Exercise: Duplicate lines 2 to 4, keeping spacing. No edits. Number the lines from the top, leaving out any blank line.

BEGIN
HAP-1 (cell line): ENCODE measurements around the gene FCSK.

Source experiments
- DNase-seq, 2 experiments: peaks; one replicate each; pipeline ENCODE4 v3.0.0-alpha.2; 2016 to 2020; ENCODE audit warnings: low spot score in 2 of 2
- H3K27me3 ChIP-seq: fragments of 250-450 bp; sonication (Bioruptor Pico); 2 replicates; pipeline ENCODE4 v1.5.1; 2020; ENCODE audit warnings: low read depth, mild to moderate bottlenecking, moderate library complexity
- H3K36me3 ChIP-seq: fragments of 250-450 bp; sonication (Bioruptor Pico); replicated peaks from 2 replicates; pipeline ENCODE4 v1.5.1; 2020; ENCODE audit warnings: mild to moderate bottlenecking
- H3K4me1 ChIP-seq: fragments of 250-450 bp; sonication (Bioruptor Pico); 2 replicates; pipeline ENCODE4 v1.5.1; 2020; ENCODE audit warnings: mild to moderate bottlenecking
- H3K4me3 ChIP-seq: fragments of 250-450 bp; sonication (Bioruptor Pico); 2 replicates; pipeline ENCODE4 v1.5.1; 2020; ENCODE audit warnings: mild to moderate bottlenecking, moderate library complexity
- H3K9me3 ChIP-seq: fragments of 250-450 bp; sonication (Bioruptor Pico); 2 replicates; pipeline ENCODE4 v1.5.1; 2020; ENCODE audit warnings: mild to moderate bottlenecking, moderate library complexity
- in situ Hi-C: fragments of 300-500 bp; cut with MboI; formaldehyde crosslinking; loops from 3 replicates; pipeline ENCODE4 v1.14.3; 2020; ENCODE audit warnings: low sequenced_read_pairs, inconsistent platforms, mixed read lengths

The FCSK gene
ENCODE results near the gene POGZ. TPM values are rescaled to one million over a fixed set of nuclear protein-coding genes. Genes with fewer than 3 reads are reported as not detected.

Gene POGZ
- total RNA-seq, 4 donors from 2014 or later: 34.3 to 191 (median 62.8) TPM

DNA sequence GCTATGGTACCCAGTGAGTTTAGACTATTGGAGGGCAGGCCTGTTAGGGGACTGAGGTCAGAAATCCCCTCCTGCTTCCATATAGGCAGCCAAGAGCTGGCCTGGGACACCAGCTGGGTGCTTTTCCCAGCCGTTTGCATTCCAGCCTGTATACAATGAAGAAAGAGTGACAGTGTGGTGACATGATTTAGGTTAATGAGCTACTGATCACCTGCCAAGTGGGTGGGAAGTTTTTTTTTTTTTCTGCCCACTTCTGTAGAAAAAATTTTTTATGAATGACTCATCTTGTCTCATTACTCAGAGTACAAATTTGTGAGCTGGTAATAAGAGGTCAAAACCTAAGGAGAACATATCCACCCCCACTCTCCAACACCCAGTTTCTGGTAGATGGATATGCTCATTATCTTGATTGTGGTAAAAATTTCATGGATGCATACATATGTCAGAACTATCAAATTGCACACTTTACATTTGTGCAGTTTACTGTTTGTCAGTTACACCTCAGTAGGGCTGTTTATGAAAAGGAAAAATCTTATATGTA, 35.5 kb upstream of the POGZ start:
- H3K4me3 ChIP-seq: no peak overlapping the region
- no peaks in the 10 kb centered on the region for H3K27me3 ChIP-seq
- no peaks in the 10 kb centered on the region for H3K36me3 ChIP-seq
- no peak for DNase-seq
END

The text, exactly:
Source experiments
- DNase-seq, 2 experiments: peaks; one replicate each; pipeline ENCODE4 v3.0.0-alpha.2; 2016 to 2020; ENCODE audit warnings: low spot score in 2 of 2
- H3K27me3 ChIP-seq: fragments of 250-450 bp; sonication (Bioruptor Pico); 2 replicates; pipeline ENCODE4 v1.5.1; 2020; ENCODE audit warnings: low read depth, mild to moderate bottlenecking, moderate library complexity